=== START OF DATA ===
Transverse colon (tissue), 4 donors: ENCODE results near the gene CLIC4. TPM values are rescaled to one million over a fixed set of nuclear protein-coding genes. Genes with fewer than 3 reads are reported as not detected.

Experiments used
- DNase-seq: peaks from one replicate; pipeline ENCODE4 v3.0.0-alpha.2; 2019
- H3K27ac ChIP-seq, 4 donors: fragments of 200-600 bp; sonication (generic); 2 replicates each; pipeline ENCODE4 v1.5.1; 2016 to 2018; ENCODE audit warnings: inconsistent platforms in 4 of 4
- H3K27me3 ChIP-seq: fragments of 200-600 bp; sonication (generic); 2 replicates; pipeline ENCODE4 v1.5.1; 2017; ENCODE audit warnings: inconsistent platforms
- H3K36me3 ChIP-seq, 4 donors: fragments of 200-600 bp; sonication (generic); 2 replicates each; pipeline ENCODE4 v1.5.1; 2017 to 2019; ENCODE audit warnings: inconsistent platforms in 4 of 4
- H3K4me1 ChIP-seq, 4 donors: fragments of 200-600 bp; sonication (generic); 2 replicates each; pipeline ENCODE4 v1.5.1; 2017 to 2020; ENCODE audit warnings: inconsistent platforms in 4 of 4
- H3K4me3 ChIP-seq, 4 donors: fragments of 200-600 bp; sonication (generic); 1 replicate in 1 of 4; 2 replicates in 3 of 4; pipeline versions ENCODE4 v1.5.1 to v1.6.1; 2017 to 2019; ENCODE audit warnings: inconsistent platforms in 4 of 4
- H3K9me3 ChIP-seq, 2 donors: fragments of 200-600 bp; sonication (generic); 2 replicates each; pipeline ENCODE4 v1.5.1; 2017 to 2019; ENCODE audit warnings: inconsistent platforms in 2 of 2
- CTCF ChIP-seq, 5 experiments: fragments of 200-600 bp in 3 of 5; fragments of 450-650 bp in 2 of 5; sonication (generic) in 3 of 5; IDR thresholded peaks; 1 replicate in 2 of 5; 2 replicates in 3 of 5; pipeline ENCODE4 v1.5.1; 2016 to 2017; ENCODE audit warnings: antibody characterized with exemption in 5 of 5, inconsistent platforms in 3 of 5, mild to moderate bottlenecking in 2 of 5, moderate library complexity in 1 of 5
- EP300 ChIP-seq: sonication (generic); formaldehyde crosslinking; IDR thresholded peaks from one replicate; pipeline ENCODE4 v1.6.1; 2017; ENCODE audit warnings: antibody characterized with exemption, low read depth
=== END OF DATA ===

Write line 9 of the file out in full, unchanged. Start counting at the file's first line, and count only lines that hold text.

- H3K9me3 ChIP-seq, 2 donors: fragments of 200-600 bp; sonication (generic); 2 replicates each; pipeline ENCODE4 v1.5.1; 2017 to 2019; ENCODE audit warnings: inconsistent platforms in 2 of 2